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Track how long it takes you to fix bugs.

I agree enthusiastically. It will be your only argument when somebody comes and asks you where all the hours have gone. For this kind of job (take responsibility for badly written code, fixing bugs, etc.) this is an absolute must.

For these purposes, two little forms (or spreadsheets, or editor modes/templates, or whatever) will be very helpful (pedantically detailed discussion of these can be found in An Introduction to the Personal Software Process, electronic materials are available at The PSP Resource Page, including time tracking tools, emacs modes, forms, etc.):

  • Time recording log
  • Defect recording log

These are the essentials of both (header columns, add date, person, project, client, etc. as you need):

Time recording log:

  • Start Time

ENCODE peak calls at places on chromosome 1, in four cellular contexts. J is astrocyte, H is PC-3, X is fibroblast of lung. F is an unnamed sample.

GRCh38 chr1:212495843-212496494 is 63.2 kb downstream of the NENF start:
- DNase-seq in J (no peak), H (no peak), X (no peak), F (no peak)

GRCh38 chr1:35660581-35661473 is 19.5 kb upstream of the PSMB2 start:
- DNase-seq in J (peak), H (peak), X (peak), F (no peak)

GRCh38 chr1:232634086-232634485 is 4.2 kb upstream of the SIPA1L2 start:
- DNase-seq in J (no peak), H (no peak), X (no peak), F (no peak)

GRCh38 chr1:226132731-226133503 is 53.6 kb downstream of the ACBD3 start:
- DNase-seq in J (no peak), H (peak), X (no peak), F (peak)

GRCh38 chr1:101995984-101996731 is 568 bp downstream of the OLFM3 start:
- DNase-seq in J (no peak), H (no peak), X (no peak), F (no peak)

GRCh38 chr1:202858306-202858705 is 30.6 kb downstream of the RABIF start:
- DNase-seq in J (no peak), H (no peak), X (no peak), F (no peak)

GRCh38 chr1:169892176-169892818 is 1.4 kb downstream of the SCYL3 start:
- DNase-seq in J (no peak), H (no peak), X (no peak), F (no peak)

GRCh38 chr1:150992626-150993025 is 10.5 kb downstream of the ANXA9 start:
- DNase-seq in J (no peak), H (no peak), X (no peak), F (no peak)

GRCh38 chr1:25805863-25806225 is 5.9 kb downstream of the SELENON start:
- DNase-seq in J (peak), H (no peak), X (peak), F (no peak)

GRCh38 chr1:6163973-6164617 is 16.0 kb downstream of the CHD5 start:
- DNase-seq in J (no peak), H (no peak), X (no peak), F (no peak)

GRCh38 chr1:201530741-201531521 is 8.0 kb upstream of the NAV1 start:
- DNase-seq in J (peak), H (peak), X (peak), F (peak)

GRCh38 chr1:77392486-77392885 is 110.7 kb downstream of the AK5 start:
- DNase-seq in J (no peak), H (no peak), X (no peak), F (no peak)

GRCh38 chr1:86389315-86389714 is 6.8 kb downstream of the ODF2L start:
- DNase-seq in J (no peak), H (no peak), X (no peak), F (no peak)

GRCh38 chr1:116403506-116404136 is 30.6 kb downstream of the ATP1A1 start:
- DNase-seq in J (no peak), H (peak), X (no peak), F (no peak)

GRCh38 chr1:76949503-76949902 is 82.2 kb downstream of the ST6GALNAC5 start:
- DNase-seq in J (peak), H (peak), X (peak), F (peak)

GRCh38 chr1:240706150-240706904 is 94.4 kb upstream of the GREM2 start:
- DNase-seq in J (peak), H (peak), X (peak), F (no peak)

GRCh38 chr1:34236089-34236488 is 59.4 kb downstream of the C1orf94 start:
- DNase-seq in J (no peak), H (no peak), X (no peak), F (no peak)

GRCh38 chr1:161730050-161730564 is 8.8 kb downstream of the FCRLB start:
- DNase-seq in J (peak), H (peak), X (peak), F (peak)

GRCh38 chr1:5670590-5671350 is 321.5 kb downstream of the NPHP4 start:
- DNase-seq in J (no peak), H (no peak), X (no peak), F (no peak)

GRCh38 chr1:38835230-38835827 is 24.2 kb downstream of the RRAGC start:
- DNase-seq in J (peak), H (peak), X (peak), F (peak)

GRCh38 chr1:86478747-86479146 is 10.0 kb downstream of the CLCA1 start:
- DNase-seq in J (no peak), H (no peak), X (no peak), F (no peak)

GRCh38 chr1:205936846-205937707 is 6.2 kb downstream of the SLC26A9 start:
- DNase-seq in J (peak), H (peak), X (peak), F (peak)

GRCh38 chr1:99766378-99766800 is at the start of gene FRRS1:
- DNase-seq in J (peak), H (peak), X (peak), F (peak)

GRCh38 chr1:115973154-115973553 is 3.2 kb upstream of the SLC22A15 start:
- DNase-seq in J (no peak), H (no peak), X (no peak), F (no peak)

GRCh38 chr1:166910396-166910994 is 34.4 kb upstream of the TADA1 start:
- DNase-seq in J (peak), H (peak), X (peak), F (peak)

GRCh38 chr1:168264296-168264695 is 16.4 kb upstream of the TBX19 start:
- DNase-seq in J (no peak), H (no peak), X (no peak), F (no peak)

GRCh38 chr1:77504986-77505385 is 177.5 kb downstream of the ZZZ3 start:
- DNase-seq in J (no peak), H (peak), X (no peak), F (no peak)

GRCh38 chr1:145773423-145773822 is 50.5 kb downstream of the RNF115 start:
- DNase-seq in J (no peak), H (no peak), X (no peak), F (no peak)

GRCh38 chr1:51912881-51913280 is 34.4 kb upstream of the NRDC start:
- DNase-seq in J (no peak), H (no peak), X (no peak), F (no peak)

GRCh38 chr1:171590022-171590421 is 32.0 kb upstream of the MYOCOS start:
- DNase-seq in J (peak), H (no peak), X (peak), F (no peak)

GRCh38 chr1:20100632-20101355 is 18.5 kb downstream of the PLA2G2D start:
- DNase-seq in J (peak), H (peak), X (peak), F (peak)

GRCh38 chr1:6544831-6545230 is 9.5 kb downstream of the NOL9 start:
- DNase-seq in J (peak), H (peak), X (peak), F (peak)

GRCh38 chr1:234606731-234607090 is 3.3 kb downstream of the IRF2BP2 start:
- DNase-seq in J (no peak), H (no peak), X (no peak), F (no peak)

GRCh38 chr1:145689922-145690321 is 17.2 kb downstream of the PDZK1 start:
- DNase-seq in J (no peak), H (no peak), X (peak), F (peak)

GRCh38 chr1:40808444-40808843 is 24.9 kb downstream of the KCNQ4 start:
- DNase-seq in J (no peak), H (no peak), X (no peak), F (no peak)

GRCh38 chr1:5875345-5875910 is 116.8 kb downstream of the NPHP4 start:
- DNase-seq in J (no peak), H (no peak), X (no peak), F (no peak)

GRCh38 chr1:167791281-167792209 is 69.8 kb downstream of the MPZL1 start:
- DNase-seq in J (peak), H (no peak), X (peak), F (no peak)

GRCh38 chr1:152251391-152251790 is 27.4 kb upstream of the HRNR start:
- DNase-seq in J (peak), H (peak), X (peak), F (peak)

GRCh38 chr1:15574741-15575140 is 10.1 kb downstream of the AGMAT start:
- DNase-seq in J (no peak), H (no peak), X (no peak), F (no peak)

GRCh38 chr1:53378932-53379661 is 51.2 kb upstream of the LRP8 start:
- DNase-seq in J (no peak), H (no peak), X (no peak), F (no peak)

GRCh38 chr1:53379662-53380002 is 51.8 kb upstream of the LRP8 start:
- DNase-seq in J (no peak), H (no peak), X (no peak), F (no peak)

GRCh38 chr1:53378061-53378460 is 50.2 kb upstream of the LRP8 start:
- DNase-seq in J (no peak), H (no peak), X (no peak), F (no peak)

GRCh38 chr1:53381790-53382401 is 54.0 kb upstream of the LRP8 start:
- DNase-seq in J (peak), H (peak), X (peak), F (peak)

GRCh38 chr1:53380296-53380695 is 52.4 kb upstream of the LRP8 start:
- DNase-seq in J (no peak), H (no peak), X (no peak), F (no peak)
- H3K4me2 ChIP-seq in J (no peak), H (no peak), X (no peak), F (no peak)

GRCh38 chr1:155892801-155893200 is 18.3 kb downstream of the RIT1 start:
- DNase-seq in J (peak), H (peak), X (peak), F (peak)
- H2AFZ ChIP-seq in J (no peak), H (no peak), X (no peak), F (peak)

• Stop Time
  • Interruption Time
  • Delta Time
  • Activity Category (coding, testing, reading docs - make up your own)
  • Comments (more detailed description of task)

Defect recording log:

  • Defect ID (e.g., sequential number)
  • Type (one of: documentation, syntax, build/package, assignment, interface, checking, data, function, system, environment - your own are welcome)
  • Inject Phase (when was the defect put into the program - estimate - design, coding, testing, linking, etc.)
  • Remove Phase (when was the defect found - compile time, testing, etc.)
  • Fix Time (how long did it take to fix)
  • Description (description of defect)

Contrary to what you may think, it does *not* take much time to use these forms (or similar means to record the information). But it will give you all the data you need to be sure you did the Right Thing, and the confidence and evidence to convince your boss or client that what you did was worth the time and the money.

Christian Lemburg
Brainbench MVP for Perl
http://www.brainbench.com


In reply to Re: Suggestions for working with poor code by clemburg
in thread Suggestions for working with poor code by Ovid

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